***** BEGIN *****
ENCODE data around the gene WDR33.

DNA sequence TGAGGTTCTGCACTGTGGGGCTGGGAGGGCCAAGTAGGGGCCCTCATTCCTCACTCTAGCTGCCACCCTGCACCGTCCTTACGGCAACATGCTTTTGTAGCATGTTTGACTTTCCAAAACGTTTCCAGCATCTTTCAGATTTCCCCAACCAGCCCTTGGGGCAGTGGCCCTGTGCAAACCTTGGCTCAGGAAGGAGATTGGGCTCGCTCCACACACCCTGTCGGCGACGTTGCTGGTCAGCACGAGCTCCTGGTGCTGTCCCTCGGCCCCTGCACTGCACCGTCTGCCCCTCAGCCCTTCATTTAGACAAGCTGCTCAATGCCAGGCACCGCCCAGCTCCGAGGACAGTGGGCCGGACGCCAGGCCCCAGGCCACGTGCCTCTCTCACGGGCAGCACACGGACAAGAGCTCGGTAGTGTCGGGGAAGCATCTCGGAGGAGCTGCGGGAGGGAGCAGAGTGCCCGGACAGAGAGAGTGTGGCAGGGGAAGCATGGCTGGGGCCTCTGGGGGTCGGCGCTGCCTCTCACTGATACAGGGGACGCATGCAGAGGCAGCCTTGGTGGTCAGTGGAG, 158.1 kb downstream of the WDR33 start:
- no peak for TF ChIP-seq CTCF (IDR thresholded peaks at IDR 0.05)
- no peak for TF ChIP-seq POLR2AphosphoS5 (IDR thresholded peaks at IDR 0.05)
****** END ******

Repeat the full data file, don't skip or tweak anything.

ENCODE data around the gene WDR33.

DNA sequence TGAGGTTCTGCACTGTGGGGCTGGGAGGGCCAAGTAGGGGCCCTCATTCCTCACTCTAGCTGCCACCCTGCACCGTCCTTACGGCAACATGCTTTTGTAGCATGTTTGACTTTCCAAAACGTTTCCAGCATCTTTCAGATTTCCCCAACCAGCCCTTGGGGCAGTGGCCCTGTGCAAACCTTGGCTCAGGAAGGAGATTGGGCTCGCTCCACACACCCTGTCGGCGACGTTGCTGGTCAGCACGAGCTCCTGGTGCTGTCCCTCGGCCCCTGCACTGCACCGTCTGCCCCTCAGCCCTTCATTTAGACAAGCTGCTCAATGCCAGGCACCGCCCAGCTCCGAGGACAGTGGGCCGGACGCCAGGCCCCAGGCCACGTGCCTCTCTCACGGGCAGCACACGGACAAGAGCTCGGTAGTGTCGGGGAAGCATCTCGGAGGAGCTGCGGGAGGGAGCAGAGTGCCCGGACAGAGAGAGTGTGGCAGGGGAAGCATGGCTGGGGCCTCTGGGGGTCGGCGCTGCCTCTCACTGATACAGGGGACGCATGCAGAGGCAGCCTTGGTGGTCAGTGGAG, 158.1 kb downstream of the WDR33 start:
- no peak for TF ChIP-seq CTCF (IDR thresholded peaks at IDR 0.05)
- no peak for TF ChIP-seq POLR2AphosphoS5 (IDR thresholded peaks at IDR 0.05)